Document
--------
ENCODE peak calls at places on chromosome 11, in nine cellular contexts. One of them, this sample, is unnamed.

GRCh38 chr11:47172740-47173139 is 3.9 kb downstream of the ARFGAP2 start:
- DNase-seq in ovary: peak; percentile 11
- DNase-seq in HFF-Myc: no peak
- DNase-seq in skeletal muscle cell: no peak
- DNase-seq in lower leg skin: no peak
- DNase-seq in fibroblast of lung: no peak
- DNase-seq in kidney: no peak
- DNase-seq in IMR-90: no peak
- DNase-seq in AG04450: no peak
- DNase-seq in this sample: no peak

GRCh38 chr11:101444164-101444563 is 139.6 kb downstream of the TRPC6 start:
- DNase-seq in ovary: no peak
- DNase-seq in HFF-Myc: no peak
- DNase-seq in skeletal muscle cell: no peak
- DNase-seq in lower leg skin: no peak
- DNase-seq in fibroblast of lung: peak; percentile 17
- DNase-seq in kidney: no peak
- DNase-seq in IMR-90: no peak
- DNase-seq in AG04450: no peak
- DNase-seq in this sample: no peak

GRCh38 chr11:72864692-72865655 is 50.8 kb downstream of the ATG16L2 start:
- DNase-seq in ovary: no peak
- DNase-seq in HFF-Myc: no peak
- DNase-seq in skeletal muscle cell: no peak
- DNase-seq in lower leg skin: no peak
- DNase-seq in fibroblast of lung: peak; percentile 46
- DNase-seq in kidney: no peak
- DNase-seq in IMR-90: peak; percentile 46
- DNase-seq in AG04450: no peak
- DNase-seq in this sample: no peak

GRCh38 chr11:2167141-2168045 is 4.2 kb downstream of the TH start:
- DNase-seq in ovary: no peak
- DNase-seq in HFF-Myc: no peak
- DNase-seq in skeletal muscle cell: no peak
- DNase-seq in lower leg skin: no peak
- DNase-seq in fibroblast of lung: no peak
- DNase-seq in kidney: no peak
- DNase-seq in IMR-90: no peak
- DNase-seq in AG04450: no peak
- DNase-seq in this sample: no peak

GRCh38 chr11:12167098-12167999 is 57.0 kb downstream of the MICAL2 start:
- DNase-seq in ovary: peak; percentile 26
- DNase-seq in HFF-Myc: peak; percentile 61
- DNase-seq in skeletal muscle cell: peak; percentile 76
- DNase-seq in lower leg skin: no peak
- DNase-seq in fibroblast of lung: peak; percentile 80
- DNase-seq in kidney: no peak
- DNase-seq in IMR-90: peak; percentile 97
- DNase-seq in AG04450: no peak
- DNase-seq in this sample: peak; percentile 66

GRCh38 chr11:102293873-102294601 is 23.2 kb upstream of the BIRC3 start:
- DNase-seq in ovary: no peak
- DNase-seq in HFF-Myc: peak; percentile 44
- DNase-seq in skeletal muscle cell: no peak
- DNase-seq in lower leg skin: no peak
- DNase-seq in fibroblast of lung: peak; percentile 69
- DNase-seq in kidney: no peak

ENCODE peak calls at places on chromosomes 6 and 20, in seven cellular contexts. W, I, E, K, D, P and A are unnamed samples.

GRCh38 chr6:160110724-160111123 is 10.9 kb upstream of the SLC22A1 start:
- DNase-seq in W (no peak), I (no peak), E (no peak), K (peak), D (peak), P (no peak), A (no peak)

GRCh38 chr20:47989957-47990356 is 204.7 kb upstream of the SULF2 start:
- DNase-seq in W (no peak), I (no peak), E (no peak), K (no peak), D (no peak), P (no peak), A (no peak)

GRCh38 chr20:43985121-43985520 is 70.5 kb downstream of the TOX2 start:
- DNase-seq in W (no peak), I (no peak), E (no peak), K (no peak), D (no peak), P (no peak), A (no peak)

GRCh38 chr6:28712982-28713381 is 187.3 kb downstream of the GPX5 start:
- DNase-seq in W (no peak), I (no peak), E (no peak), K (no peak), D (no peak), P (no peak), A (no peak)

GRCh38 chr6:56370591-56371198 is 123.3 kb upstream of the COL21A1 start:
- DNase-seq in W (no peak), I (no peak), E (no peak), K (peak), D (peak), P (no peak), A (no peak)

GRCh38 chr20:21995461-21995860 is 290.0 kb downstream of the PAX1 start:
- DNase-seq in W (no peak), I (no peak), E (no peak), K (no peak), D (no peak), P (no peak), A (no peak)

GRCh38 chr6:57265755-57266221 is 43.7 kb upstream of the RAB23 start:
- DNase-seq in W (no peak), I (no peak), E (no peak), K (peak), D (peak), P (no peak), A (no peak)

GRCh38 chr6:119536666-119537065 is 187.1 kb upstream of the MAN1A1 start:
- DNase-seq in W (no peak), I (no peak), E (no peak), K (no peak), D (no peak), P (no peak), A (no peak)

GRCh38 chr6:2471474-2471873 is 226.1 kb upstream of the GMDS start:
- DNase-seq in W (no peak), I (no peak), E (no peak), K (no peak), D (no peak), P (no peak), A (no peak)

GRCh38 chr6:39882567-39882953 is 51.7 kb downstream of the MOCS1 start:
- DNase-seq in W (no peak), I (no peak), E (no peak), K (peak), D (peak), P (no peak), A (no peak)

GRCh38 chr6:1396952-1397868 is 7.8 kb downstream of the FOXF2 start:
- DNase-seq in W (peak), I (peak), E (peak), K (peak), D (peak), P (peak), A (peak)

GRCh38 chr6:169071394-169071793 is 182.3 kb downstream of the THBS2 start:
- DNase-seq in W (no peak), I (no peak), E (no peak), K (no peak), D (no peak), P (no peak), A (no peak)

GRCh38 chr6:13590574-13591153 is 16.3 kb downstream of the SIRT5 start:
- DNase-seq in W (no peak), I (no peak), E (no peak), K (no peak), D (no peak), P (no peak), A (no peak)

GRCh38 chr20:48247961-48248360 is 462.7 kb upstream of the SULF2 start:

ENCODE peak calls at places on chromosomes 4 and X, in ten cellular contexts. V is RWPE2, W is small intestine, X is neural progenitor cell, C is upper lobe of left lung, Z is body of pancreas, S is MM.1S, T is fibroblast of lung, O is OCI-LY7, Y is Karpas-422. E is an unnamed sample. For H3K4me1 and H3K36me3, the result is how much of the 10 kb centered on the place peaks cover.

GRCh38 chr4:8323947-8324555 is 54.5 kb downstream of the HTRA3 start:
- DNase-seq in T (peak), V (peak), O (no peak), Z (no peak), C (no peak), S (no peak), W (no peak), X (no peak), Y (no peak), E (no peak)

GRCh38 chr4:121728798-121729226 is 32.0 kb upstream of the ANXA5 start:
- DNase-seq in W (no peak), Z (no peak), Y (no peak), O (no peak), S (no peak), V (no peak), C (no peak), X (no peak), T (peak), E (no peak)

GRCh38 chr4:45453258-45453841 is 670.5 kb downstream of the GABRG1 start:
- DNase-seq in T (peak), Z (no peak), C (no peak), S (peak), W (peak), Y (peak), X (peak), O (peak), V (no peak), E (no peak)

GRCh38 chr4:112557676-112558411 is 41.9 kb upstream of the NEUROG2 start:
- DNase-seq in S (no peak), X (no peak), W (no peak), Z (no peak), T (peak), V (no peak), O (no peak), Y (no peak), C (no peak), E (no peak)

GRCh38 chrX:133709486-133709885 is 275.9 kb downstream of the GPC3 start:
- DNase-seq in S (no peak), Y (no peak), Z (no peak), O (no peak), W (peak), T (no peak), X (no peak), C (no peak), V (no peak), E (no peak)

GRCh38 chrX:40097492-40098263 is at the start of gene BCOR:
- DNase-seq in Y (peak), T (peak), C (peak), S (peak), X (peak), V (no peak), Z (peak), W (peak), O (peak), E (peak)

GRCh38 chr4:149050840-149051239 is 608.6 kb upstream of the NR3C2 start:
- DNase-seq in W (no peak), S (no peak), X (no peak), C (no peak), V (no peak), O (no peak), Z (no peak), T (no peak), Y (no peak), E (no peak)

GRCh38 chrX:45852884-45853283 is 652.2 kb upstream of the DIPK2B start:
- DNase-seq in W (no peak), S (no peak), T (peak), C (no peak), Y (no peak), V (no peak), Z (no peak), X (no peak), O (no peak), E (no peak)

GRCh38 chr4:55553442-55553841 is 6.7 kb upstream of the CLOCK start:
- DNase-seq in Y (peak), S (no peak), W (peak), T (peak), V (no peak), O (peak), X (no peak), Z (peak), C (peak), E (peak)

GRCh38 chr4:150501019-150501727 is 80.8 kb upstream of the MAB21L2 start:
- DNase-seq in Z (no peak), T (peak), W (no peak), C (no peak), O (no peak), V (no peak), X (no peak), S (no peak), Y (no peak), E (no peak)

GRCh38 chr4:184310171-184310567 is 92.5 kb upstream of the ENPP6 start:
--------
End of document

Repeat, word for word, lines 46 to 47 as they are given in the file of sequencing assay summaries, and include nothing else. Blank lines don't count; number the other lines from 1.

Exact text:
- DNase-seq in lower leg skin: no peak
- DNase-seq in fibroblast of lung: peak; percentile 80